John Carpenter’s Ghosts of Mars, directed by, you guessed it, John Carpenter, feels like a sci-fi film produced over a long weekend on a slim budget. With a few more dollars (many millions more, actually) and a more talented cast, this one could have worked for some marginal fun. As it stands, the movie is a tough one to watch to the end; boredom and bad acting derail its best efforts.
The movie follows an elite group of police who have been dispatched on Mars to track a prisoner; they populate a world that is Bradburyian dystopia: dark shadows linger, the elements kick up blinding dust and no one can be trusted. When they arrive at an abandoned town, the prisoner plot becomes foiled, and everyone must out-run a deadly, unexplained force of warriors. These villains receive little understandable back story. They are simply in the movie to growl and cause havoc.
Natasha Henstridge is one of the police officials, and Ice Cube plays the notorious prisoner. Both actors have a difficult time carving out full characters. Ice Cube is not menacing enough to earn his character’s reputation, and Henstridge struggles with the manufactured script and implausible action. The supporting characters, including Jason Statham, Clea DuVall and Pam Grier, don’t add much to the proceedings either. One highlight is Joanna Cassidy, who is seemingly unable to offer a bad performance in her illustrious career. With her limited role, the actress is able to give justice to a story desperately in need of it.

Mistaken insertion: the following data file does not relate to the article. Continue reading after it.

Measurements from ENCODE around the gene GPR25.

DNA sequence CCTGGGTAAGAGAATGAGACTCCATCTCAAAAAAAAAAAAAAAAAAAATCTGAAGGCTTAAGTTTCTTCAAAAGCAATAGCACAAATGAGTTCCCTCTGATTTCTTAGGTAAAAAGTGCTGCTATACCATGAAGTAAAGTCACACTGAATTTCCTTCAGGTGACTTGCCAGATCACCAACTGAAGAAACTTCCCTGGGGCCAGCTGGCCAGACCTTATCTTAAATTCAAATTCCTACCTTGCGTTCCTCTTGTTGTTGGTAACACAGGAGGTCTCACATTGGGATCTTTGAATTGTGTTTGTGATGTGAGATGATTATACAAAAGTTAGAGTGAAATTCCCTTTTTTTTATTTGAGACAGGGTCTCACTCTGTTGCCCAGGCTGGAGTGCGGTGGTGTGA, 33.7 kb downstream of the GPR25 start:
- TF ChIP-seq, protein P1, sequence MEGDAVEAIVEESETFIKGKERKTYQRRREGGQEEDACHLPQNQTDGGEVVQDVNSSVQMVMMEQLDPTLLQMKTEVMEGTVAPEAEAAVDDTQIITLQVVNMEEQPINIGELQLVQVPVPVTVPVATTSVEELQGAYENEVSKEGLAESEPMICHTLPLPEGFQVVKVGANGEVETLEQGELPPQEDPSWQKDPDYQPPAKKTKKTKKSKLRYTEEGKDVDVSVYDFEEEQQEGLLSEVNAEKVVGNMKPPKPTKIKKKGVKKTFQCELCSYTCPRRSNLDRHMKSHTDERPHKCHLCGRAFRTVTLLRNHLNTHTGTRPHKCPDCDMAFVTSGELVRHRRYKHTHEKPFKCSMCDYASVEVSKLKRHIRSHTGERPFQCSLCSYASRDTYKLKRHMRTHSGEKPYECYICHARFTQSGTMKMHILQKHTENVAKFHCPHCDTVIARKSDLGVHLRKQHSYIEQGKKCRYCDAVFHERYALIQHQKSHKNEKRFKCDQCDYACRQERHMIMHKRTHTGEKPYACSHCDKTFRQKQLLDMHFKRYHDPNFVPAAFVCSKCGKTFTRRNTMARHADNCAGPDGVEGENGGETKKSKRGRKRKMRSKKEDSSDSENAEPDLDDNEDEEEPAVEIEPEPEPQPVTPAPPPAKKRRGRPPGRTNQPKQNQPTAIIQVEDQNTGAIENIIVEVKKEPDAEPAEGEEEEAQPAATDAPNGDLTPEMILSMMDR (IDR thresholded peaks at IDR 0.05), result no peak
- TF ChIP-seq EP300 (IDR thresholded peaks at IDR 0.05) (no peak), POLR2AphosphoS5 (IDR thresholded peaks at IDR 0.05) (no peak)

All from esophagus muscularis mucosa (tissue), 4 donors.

The best attribute of Ghosts of Mars is Carpenter’s direction. The horror maestro has an uncanny ability to film eerie landscapes, and the Red Planet looks kind of cool and kind of terrifying. The opening sequence is particularly effective of laying the groundwork for the entire atmosphere that permeates the plot. The music perfectly matches the raw images of the barren landscape to create a ghostly feeling. The problem, of course, is that the rest of the film’s departments can’t match the imagery.
Carpenter is one of the best, a true American original, but Ghosts of Mars is unable to live up to his common threshold for excellence. It’s a movie in need of a larger budget, a rewritten script and some recasting in key roles.
By John Soltes / Publisher / John@HollywoodSoapbox.com
- John Carpenter’s Ghosts of Mars
- Directed by John Carpenter
- Written by Carpenter and Larry Sulkis
- Starring Natasha Henstridge, Ice Cube, Jason Statham, Pam Grier, Clea DuVall and Joanna Cassidy
- Running time: 100 minutes
- Rated R for strong violence/gore, language and some drug content